Partial Knee Replacement Seemed Safer but Failed More Than Total Replacement

Total knee replacement patients had worse outcomes in the first month after surgery than those who had partial replacements

(RxWiki News) Total knee replacement surgery is one of the more common operations performed in hospitals today. It’s not the only option, however, for a bum knee- nor is it the safest.

A new study found that partial knee replacements were less likely than total knee replacements to be deadly. However, the study also revealed that partial knee replacements needed to be redone more often.

"Discuss the potential risks of knee replacement with your surgeon."

This study was led by Professor David Murray, MD, FRCS, of the Nuffield Department of Orthopaedics, Rheumatology and Musculoskeletal Sciences at the University of Oxford.

The researchers looked at data from the National Joint Registry for England and Wales, the largest joint registry in the world. They used data from April 2003 until August 28, 2012, and identified 75,996 people who had total knee replacements and 25,334 people who had unicompartmental knee replacements, also known as partial knee replacements.

Total knee replacements are usually done for severe arthritis, and about half of people who have a total knee replacements are eligible for partial replacements.

In a partial replacement, one of the three major compartments of the knee is replaced. These compartments include the inside of the knee, the outside and the front, which is the part between the knee cap and the thighbone. A partial knee replacement is typically a simpler operation than a total replacement because only part of the knee is replaced with an implant.

Dr. Murray and colleagues found that although partial knee replacements required many more revisions (repeat surgeries to replace the implant) than total knee replacements, the partial replacements also were less likely to come with severe complications.

People who had a partial knee replacement were 40 percent more likely to have revision surgery in the first eight years after the surgery than people who had total knee replacement, the researchers found.

The authors of this study noted that partial knee replacement is "often offered to younger patients who, because of their higher activity levels, tend to have better functional outcomes, but increased failure rates."

People who had total knee replacement were four times more likely to die in the first month after surgery, and 15 percent more likely to die in the first eight years after surgery, than people who had partial knee replacement.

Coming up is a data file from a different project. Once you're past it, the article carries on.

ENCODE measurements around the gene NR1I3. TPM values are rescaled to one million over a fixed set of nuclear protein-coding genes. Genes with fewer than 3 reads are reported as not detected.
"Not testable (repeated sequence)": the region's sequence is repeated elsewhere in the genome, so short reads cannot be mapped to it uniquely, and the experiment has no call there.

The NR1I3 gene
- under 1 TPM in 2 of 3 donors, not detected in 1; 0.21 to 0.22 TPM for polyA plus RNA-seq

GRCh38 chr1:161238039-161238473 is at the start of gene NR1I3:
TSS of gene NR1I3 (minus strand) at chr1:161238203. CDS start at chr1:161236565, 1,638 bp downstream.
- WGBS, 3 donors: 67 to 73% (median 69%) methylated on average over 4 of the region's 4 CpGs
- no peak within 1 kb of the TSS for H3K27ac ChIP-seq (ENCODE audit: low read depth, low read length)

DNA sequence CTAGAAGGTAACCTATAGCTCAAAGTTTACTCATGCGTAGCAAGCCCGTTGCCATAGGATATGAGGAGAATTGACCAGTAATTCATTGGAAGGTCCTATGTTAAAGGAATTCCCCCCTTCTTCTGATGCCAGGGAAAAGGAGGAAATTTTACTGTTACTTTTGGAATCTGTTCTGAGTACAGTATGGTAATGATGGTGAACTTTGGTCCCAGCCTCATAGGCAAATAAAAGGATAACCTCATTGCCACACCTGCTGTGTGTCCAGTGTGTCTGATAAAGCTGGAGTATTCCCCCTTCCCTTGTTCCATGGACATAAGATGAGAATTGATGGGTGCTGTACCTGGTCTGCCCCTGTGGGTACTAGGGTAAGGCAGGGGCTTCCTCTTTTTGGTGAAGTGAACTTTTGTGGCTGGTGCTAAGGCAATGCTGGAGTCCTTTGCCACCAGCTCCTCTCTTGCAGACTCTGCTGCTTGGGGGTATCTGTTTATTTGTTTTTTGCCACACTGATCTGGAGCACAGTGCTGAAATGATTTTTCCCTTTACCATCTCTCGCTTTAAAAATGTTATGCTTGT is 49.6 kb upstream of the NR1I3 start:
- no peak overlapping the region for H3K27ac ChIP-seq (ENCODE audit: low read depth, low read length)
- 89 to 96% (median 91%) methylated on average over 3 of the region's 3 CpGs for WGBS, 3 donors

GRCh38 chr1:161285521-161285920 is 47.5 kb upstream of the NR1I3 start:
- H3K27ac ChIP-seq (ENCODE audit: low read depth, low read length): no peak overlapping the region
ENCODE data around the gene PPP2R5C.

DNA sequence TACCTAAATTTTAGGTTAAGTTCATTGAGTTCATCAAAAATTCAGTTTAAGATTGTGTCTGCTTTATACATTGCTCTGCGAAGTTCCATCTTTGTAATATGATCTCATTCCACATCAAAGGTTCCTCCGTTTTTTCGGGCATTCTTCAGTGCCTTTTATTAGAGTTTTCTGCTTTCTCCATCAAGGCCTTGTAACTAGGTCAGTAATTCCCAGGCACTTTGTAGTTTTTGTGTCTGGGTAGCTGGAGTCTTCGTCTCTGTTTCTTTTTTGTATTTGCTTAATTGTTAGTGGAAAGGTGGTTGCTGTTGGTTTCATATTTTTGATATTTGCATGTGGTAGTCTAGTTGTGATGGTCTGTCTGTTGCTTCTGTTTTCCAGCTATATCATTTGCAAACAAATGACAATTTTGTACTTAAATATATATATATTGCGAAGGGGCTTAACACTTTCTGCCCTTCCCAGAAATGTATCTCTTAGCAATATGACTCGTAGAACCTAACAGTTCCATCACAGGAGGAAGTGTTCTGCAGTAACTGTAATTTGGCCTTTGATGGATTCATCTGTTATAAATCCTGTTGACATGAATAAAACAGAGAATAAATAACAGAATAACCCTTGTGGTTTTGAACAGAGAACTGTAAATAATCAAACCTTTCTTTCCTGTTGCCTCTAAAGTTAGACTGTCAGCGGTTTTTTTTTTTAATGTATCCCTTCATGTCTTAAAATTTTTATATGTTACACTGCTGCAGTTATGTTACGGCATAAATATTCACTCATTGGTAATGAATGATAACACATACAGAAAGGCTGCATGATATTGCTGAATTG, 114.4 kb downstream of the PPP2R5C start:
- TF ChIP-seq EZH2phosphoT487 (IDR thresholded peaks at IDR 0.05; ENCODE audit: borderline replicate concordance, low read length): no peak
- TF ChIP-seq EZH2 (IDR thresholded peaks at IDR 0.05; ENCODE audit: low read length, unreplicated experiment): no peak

Dr. Murray and team also found that those who had total knee replacement were twice as likely to have a blood clot, heart attack or deep infection than someone who had a partial replacement. Total knee replacement patients also were three times more likely to experience a stroke.

People who had total knee replacements had more blood transfusions and tended to be in the hospital for longer after surgery compared to partial knee replacement patients.

Revision rates are usually the statistics that physicians consider most when determining the type of implant to perform, the researchers noted. However, these researchers found there were many pros and cons associated with each type of knee replacement.

The researchers cautioned that the risk of life-threatening complications is very low, overall, with knee replacement surgery. A study published in the 2010 issue of the Journal of Bone and Joint Surgery estimated that the risk of death following surgery was 0.1 percent.

"To put the risks in perspective, if 100 patients had a partial knee rather than a total knee replacement there would be one fewer death and three more re-operations in the first four years after surgery," Dr. Murray said in a press statement.

This study was published July 8 in The Lancet.

One of the study authors, Hemant Pandit admitted to being a speaker for Biomet, manufacturers of orthopaedic implants and Professor Murray receives royalties related to the Oxford UKR and is paid consultancy fees by the same company.The Nuffield Department at Oxford receives research funding from Biomet, Stryker, and Zimmer, all of whom are manufacturers of orthopaedic implants.

The study authors report that none of these companies were involved in the funding or conduct of this study.

Review Date: 
July 8, 2014